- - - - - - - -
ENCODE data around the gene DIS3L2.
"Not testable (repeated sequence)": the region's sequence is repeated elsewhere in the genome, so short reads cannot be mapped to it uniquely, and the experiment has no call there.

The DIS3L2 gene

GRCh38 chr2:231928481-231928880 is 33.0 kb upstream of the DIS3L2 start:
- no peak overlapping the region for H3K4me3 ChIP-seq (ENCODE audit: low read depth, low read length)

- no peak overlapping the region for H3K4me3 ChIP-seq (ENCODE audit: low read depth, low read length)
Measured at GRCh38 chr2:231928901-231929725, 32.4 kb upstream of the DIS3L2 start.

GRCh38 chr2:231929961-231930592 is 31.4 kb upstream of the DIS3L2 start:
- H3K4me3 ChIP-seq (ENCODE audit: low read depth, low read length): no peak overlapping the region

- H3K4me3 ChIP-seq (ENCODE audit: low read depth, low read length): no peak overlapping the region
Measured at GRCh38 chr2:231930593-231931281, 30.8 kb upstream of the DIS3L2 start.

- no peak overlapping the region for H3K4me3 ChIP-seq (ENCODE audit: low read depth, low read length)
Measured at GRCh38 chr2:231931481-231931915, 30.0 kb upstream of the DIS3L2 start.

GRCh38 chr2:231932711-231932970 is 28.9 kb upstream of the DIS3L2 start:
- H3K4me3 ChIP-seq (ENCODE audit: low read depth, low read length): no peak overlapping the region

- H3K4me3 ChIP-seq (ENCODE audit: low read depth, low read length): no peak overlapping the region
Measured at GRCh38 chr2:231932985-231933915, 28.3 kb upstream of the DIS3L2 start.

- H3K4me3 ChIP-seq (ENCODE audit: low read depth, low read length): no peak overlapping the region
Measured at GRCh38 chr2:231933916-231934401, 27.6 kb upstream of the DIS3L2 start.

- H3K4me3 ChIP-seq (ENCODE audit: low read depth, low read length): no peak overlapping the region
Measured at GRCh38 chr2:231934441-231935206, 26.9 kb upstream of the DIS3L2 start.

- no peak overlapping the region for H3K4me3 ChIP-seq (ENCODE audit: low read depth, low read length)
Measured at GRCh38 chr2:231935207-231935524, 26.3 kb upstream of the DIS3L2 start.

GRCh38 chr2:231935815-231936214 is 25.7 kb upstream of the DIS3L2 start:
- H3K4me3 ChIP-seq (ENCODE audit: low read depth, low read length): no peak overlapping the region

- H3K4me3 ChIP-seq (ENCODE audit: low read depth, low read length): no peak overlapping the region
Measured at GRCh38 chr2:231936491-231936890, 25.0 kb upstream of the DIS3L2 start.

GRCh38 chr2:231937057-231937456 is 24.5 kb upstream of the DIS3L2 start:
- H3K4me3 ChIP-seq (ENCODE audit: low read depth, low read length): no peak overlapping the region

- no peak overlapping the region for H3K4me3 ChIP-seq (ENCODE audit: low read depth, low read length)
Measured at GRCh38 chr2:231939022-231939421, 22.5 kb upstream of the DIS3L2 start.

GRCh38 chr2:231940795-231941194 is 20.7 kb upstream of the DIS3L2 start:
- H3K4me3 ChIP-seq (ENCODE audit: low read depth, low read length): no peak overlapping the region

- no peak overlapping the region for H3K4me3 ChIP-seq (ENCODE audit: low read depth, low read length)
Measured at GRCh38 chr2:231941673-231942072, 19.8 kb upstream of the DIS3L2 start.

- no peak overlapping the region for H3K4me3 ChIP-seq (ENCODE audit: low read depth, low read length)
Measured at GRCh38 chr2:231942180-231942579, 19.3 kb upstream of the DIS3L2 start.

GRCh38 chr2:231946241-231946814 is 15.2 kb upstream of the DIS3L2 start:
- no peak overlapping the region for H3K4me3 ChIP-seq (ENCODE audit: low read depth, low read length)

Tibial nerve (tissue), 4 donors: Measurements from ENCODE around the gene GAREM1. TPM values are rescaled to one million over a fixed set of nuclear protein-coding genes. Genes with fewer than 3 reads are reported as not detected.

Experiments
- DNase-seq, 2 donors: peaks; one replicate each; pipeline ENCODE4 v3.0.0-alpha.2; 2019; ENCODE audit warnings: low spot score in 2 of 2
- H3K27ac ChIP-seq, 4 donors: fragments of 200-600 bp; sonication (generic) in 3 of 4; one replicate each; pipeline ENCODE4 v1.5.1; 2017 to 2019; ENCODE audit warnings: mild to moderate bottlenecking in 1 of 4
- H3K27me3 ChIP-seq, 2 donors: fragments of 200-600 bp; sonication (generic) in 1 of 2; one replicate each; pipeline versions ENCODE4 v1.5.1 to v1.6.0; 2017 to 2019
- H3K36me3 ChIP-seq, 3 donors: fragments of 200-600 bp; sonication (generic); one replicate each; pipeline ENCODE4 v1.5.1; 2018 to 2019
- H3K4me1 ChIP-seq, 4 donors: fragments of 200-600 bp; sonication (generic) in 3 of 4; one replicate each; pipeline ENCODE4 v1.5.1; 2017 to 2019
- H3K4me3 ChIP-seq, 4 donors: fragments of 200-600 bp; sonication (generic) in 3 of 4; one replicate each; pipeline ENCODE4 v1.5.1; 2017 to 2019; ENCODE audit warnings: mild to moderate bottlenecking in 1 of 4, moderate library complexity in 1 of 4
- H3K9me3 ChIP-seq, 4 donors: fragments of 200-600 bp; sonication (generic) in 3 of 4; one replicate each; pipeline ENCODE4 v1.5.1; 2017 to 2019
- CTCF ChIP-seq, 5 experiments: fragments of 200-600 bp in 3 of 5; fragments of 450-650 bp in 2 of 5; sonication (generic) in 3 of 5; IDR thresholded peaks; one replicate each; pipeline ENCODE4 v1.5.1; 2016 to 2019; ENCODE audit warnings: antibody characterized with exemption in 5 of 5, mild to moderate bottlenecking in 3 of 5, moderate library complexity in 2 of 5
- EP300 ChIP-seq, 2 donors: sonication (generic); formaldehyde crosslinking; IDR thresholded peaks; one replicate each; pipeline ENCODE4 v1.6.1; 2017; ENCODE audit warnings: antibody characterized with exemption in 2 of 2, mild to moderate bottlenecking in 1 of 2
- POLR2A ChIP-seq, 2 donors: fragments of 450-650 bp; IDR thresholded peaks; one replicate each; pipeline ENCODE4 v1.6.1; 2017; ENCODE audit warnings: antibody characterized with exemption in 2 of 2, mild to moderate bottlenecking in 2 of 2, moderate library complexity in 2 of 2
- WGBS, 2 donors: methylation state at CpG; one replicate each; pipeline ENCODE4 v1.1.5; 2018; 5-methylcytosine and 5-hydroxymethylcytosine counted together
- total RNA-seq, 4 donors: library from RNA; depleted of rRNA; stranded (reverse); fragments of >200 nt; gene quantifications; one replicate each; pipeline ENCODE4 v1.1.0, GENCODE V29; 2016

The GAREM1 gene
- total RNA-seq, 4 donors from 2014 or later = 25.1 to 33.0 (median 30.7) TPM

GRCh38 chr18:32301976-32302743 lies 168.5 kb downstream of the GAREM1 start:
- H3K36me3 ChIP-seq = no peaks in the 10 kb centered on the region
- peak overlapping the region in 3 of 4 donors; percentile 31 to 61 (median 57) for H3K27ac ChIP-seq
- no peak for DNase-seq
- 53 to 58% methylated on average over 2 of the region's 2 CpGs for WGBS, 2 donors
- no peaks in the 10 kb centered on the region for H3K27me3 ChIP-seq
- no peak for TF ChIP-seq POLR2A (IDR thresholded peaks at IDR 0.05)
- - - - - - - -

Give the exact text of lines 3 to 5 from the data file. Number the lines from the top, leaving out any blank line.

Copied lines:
The DIS3L2 gene

GRCh38 chr2:231928481-231928880 is 33.0 kb upstream of the DIS3L2 start:
- no peak overlapping the region for H3K4me3 ChIP-seq (ENCODE audit: low read depth, low read length)